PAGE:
Phase 2 of Neckartal irrigation scheme begins – The Namibian

THE government has started the second phase of developing the multi-billion-dollar Neckartal irrigation project.

This follows the recent acquisition of 11 000 hectares of land in the
//Karas region. Initially, the government spent over N$5 billion on the first phase of the project.

Agriculture, water and land reform minister Calle Schlettwein said the second phase of the development, is the development of an irrigation project.

Speaking at the National Assembly last week on Thursday, Schlettwein said the project was given a boost with an additional budget allocation made available for the design stage of the scheme.

The Ministry of Agriculture, Water and Land Reform has been allocated a total of N$2,4 billion in the 2023/24 financial year, a 22,1% increase from last year.

“Several farms in the proximity of the dam are earmarked to be acquired for all the related purposes of actualising a large-scale irrigation project, such as servitude, the balancing dam, water distribution infrastructure and the irrigation area,” the minister said.

He said the government has been engaging landowners since 2014 and several sale agreements have been concluded.

The government has been working on setting up a 5 000-hectare irrigation scheme along the Neckartal Dam for the production of high-value crops such as maize, wheat, vegetables, fruits and animal fodder.

Schlettwein said a feasibility study the ministry conducted in 2010 identified more than 5 000 hectares of irrigable land on the southern and northern sides of the B4 road, between Keetmanshoop and Lüderitz, east of Seeheim.

“The total area of irrigable land is, therefore, estimated to be approximately 4 250ha or 85% of the required 5 000ha. Additional suitable areas will still have to be confirmed to ensure a 5 000ha irrigation area,” he said.


The minister dismissed criticism that the government wasted money in acquiring unproductive land around the dam. Landless People’s Movement (LPM) leader Bernadus Swartbooi said the ministry bought 15 000ha for the irrigation scheme.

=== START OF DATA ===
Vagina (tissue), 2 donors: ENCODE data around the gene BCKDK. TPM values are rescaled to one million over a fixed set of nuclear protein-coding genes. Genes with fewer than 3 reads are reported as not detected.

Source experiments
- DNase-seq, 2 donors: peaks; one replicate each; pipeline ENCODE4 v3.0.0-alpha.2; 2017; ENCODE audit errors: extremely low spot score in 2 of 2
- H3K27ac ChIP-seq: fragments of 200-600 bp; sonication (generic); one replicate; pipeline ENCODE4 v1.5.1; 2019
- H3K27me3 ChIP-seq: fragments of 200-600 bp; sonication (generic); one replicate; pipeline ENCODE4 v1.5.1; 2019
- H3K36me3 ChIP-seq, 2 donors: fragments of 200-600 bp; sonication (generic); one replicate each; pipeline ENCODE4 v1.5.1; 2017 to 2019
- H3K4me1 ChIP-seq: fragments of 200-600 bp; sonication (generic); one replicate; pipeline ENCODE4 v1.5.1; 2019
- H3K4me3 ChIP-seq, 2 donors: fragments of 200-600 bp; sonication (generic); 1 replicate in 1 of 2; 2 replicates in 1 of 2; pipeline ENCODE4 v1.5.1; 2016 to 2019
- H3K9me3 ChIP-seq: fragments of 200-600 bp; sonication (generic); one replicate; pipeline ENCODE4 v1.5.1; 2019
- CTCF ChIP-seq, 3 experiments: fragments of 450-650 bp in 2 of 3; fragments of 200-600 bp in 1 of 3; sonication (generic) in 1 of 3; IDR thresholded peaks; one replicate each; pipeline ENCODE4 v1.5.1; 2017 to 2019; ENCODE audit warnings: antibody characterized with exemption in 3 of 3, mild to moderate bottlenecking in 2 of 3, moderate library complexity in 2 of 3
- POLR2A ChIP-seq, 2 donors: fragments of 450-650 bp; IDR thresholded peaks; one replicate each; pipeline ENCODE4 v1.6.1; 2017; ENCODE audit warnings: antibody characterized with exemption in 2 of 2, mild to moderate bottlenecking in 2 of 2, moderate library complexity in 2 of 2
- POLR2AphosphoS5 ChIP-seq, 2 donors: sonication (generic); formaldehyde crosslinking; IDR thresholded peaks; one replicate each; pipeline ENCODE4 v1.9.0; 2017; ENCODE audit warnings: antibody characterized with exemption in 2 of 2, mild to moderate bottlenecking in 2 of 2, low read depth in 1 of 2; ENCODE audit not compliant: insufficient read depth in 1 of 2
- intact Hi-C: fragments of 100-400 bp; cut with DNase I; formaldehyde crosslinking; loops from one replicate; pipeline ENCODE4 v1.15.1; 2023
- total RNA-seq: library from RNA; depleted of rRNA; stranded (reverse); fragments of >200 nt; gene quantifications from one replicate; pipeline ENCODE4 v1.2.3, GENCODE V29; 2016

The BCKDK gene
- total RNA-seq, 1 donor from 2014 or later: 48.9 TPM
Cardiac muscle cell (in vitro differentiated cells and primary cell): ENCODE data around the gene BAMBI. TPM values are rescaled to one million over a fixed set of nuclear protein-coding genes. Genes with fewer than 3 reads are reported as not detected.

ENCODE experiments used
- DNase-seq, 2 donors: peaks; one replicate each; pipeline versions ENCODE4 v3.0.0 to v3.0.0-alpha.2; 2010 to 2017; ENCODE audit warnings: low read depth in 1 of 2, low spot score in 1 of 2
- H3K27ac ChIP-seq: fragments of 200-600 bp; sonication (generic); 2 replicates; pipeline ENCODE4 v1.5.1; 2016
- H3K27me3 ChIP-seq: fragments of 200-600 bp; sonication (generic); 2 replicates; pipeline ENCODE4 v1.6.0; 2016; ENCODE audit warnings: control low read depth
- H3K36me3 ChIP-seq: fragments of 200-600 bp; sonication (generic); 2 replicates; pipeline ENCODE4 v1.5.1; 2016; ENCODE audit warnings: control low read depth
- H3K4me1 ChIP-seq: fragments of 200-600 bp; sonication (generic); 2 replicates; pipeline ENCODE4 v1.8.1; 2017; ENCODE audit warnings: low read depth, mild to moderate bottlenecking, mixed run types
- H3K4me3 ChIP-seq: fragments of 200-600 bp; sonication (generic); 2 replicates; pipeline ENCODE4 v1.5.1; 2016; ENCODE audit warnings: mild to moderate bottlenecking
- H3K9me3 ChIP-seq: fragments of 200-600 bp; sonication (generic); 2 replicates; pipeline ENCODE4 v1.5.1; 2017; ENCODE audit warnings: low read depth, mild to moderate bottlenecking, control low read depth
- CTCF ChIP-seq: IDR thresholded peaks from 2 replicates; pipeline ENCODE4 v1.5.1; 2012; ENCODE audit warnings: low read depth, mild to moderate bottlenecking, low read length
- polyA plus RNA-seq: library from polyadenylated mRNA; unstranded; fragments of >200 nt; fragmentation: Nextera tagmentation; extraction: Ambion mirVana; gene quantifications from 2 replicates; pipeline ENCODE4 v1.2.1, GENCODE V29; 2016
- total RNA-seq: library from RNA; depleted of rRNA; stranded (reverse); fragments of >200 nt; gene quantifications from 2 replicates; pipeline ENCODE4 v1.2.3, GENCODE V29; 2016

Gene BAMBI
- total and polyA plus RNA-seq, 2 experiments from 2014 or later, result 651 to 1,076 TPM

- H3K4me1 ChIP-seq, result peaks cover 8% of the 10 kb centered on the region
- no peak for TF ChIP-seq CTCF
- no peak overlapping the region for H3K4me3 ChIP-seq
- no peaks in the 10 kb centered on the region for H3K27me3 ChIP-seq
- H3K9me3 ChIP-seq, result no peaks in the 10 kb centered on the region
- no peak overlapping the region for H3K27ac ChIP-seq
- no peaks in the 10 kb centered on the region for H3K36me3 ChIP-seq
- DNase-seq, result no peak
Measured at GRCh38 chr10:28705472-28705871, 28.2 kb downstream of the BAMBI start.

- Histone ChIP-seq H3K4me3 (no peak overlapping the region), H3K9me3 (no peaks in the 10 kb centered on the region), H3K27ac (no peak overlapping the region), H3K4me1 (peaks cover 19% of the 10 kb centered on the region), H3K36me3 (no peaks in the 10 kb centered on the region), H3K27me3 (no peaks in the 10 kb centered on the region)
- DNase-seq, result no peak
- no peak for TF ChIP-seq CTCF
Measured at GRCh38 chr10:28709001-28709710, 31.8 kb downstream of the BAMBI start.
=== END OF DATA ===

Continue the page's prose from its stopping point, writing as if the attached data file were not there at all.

“It is our information that from the said 15 000ha of land acquired, only about 2 000ha is suitable for irrigation. This means about 13 000ha will be unused or underutilised,” Swartbooi said in a notice of questions to Schlettwein. “The money used to pay for the unsuitable irrigation land has gone to waste, while we are squeezed in a tight economic corner as a country.”

However, Schlettwein said the wasteland is where support infrastructure, such as for water distribution, will be built.

“Our decision to acquire the said farms was guided by the technical soil suitability assessment findings. Investment in and operation of the green schemes, entail a host of other ancillary infrastructure across the value chain for which land is needed.

“Hence, other value chain activities such as feedlots, cold rooms and intensive animal farming could be carried out on other portions of land which a layman’s eye could regard as wasteland,” said Schlettwein.

The Neckartal Dam, which was completed in 2019, is Namibia’s largest dam and is currently 100% full.


Swartbooi had also asked Schlettwein to explain how the irrigation scheme is going to benefit the people of //Kharas.

The ministry has revealed that the Neckartal irrigation scheme will be modelled along the green scheme programme.

The Neckartal irrigation project falls under farming model 5.4 of the green scheme policy.

Under this policy, the ministry of agriculture obtains commercial farm land, develops it alone or jointly with a private investor, and the land is utilised by farmers with contract agreements with the ministry.

A smallholder component would be included on irrigation land developed by the state.

“I would like to inform you that the green scheme policy is clear on the modality and participation of Namibians in the green scheme programme, including the people from //Kharas region,” Schlettwein said.

Therefore, out of the envisaged 5 000ha, a designated portion of land will be earmarked for allocation to medium and small-holder farmers.

“Interested agro-entrepreneurs from the //Kharas region and other regions of the country could participate at the time of competitive allocation.

“While the mode of operation may be different and enhanced, it is prudent to realise that the Neckartal irrigation scheme will be a national asset, like other state-owned schemes such as Ndonga Linena, Orip, Etunda, Naute and Hardap schemes,” he said.

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